Summer Seminar featuring Dr Sharon Wilson: Putting “Flesh on the Boneyard”
We are delighted to share that for our Summer Seminar we will be hosting Dr Sharon Wilson speaking on her research.
Putting “Flesh on the Boneyard”; everyday militaries and museum, a mobilities perspective.
Authors: Sharon Wilson (Northumbria Business) Jacob C. Miller (GES) and Helen King (GES)
For Gillen (2014) the museum today plays an increasingly important geopolitical role around the world, especially as a site for understanding “political contestations”. In this paper, I suggest that the aesthetic affects play a role in form of ‘Soft Combat’ in the ongoing challenge of “epistemic violence” inherent representational practices of the museum (Tolia-Kelly, 2016, drawing on Gayatri Spivak). By sharing fieldwork conducted at the Pima Air and Space Museum and the “Boneyard” where 4,000+ retired aircraft are stored at the Davis Monthan Military Base, Arizona (USA), I focus on the affective dimensions of a tourist tram tour to observe the affective geopolitics that circulate between retired military objects as aesthetic affects, the tour guides and the visitors themselves. This discussion also includes reflections from a walk of the perimeters of the military base fence, the ‘Boneyard’ once publicly accessible now a blank spot on the map, according to AMARG is ‘Closed Indefinitely’. The aim of the research is to “put flesh on the boneyard” in a way that highlights how tourist bodies become targets of inscription by moving through infrastructure that commits ‘Slow violence’. How do these affective spaces reinforce prevailing ideologies and relations of power? How might the affective homology between bodies and the past reframe the social and somatic fields of understanding? By moving through and beside the aesthetics of the ‘dead’ planes in their potential as “relational entities”, I suggest they do not “rest in peace” but instead “come alive” in a performance that unfolds into the landscape as a phantasmagoria of military power.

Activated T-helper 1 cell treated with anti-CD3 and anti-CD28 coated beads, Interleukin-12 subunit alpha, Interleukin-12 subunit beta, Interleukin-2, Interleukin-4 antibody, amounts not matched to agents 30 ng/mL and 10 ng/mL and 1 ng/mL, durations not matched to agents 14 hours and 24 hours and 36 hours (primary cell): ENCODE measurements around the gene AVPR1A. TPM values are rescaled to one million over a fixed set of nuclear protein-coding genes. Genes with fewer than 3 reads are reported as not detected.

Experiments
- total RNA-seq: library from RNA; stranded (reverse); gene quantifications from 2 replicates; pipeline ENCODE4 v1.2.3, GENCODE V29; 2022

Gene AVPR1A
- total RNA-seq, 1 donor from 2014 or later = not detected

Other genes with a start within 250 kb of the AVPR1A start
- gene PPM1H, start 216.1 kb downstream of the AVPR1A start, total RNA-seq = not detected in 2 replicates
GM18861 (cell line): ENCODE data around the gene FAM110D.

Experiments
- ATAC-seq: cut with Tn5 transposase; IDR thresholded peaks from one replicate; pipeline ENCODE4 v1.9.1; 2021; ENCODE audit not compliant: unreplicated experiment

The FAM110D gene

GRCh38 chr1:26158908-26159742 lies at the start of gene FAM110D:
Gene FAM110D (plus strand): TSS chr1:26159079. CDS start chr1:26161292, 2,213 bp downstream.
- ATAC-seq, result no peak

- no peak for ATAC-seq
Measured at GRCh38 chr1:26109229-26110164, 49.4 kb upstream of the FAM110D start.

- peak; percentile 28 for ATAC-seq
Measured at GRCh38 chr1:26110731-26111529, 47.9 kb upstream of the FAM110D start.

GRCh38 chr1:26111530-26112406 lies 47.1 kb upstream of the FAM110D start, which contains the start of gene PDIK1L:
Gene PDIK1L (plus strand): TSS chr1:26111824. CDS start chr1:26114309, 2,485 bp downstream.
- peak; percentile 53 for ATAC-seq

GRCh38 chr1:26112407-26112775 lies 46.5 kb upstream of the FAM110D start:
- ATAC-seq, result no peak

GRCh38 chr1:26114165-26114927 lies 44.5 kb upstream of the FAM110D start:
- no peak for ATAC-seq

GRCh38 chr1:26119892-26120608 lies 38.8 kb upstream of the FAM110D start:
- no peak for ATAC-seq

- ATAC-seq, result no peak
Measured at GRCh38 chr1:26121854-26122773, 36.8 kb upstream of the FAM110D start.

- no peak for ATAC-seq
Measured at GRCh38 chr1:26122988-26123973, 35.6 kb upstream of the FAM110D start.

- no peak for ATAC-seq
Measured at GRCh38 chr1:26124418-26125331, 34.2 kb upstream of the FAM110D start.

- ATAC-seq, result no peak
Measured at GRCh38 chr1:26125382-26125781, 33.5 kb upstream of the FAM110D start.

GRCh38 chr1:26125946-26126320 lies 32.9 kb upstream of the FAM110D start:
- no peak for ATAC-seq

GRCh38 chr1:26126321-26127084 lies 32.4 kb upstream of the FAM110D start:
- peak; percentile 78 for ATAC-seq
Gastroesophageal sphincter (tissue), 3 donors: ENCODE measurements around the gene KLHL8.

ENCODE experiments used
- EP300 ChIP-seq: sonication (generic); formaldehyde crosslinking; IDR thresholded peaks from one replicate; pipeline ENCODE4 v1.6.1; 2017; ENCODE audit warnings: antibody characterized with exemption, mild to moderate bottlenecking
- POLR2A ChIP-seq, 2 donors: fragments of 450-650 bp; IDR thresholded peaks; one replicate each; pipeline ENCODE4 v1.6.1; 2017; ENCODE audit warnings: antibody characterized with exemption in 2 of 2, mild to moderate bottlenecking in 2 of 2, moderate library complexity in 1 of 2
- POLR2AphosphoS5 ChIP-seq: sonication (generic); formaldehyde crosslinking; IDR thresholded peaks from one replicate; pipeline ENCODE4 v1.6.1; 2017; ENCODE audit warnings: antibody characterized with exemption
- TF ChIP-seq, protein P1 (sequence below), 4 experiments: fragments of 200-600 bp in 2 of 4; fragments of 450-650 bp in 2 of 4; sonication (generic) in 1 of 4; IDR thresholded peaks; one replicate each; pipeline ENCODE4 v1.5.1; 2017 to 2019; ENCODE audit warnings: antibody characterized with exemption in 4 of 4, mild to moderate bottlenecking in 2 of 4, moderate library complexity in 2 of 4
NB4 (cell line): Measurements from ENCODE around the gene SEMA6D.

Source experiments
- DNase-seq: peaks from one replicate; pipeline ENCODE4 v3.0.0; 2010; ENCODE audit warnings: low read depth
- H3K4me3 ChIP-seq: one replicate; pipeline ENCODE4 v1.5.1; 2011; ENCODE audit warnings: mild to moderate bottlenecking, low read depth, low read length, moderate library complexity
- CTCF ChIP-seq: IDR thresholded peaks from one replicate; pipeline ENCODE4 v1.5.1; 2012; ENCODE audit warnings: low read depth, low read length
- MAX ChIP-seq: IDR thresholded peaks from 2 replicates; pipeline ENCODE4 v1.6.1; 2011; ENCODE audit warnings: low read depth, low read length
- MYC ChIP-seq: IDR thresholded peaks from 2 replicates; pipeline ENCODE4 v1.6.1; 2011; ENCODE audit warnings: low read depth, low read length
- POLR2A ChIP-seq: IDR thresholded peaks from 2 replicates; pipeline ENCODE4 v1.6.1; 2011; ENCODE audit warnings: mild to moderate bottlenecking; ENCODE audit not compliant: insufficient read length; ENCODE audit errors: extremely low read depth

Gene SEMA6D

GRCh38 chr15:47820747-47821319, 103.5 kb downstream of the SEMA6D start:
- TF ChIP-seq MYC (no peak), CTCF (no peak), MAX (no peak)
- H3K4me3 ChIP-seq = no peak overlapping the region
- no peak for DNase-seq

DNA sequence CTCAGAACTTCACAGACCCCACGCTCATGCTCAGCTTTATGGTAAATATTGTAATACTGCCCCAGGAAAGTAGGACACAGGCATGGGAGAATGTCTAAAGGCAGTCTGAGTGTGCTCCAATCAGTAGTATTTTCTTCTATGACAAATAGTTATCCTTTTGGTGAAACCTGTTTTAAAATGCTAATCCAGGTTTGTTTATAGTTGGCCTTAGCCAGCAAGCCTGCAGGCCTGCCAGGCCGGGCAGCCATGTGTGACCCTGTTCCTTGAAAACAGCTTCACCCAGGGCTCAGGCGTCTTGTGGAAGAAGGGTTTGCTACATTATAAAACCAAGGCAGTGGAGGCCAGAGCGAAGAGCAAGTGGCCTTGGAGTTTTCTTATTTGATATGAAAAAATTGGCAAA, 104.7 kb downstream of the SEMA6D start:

The session seeks to drive critical conversations around everyday militaries and how mobilities research can be used to reveal them.
This will be an in-person event hosted at Lancaster University (location to be confirmed) at 4pm-6pm (BST).
To register for the event please follow this link.
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